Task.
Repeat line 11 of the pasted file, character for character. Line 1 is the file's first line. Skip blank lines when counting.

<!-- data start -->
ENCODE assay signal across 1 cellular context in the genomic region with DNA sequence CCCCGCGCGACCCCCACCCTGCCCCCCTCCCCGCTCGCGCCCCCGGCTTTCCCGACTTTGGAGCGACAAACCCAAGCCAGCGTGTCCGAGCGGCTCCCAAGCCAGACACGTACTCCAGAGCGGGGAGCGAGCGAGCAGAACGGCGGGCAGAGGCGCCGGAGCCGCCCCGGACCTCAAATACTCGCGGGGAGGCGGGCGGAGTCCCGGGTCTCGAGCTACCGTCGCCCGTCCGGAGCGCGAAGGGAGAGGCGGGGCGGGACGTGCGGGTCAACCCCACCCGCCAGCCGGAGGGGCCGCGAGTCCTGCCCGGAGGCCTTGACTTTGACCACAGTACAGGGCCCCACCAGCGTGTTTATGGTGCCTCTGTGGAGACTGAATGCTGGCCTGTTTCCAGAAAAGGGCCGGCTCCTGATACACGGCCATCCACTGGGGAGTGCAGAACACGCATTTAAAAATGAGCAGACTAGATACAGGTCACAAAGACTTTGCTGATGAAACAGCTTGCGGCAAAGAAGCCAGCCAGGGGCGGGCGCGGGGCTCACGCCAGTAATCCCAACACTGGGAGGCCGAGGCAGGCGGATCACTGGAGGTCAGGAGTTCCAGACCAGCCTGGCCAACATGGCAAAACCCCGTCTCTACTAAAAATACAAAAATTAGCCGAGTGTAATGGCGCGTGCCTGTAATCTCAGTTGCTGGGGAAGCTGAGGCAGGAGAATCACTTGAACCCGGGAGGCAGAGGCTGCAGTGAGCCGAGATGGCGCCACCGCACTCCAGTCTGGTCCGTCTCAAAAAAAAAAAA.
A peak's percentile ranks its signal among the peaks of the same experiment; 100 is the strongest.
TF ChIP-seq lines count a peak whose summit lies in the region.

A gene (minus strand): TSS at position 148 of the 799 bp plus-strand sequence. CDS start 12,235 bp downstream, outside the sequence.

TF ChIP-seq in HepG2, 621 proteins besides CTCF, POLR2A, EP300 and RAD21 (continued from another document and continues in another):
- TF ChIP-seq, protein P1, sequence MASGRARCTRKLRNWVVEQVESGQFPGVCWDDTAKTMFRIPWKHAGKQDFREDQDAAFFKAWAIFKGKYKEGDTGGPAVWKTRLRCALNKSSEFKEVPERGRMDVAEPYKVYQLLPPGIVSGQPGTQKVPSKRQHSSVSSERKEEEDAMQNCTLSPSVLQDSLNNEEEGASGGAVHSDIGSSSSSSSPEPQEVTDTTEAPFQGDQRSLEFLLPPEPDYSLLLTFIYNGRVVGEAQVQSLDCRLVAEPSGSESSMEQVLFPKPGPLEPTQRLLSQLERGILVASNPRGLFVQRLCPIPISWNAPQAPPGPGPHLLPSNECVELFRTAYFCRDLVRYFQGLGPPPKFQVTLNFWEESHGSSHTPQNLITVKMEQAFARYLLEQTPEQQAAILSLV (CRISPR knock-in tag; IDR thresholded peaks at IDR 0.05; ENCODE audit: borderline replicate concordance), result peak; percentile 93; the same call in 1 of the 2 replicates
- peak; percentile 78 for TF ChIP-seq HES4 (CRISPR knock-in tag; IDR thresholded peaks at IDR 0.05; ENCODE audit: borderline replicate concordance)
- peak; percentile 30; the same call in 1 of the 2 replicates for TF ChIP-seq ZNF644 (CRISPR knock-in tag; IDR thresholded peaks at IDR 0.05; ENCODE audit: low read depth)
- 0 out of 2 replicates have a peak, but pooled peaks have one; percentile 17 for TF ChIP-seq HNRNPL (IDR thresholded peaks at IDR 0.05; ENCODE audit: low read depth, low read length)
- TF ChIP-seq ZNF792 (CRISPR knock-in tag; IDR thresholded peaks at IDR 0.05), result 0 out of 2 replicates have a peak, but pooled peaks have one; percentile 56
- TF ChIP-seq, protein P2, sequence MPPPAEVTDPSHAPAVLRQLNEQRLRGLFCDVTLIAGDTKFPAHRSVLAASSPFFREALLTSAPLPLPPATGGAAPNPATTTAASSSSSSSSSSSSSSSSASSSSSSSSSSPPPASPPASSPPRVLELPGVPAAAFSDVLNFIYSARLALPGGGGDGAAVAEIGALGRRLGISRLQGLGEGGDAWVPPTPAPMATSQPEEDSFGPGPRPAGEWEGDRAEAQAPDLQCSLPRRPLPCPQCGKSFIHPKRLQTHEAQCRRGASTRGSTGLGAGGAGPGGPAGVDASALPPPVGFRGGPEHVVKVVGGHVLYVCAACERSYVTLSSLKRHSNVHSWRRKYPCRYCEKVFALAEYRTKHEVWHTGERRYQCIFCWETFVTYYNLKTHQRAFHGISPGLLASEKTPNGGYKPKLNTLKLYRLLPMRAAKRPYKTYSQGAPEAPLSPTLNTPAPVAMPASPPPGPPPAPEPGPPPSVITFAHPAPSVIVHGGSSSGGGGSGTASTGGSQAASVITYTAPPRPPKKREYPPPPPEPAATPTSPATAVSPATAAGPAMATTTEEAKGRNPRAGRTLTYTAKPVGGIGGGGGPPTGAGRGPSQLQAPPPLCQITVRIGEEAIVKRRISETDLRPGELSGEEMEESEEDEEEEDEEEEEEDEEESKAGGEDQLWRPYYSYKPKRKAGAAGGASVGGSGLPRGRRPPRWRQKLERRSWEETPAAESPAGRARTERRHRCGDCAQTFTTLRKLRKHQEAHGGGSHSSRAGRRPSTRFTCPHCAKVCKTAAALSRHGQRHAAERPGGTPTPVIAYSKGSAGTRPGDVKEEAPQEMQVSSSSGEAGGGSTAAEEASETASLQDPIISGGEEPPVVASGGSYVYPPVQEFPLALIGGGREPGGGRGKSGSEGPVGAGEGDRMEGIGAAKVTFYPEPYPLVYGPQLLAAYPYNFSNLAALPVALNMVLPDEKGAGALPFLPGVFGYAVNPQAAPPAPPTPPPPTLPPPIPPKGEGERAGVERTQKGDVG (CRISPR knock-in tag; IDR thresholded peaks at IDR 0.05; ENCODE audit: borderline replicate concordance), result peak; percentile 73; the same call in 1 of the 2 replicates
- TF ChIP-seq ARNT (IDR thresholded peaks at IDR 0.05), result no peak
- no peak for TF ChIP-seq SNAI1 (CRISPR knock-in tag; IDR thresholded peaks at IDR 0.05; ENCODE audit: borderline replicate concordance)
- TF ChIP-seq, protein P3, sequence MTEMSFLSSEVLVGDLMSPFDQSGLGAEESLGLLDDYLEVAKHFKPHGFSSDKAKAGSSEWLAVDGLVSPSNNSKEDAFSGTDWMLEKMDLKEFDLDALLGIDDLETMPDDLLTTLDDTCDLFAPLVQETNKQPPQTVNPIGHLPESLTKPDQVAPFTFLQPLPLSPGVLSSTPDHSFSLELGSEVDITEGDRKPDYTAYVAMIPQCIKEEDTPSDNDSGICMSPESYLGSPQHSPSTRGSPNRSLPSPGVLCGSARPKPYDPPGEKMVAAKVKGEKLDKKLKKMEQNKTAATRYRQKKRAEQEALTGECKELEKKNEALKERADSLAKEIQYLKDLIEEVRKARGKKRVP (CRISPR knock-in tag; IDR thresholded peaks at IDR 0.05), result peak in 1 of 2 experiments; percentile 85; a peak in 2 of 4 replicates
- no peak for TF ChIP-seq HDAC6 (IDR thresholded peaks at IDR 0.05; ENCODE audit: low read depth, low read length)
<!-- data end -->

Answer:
- TF ChIP-seq, protein P2, sequence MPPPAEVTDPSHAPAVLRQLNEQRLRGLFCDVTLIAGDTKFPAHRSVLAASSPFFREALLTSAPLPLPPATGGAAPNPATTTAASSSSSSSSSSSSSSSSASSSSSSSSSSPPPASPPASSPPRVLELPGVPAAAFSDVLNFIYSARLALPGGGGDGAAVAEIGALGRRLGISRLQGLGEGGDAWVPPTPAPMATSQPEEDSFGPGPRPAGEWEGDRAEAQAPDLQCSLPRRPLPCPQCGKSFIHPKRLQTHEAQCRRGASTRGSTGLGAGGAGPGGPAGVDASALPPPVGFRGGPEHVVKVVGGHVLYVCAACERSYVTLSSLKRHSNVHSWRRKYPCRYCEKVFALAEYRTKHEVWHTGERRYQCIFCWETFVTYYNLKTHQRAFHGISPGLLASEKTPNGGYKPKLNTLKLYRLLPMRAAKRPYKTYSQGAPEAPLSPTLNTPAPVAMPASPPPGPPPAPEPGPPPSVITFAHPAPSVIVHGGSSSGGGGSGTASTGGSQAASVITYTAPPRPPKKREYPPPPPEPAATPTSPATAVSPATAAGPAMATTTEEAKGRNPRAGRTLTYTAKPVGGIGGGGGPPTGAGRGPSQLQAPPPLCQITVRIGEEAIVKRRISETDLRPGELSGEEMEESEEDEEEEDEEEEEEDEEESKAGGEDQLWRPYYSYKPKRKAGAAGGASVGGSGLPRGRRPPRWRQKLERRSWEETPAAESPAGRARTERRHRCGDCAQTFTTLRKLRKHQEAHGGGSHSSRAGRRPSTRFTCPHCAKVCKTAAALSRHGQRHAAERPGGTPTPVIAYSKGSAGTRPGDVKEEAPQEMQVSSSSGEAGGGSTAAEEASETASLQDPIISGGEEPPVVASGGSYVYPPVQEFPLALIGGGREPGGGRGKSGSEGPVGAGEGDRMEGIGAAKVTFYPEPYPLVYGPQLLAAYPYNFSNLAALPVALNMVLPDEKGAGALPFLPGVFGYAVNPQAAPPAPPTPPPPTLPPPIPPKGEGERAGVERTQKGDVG (CRISPR knock-in tag; IDR thresholded peaks at IDR 0.05; ENCODE audit: borderline replicate concordance), result peak; percentile 73; the same call in 1 of the 2 replicates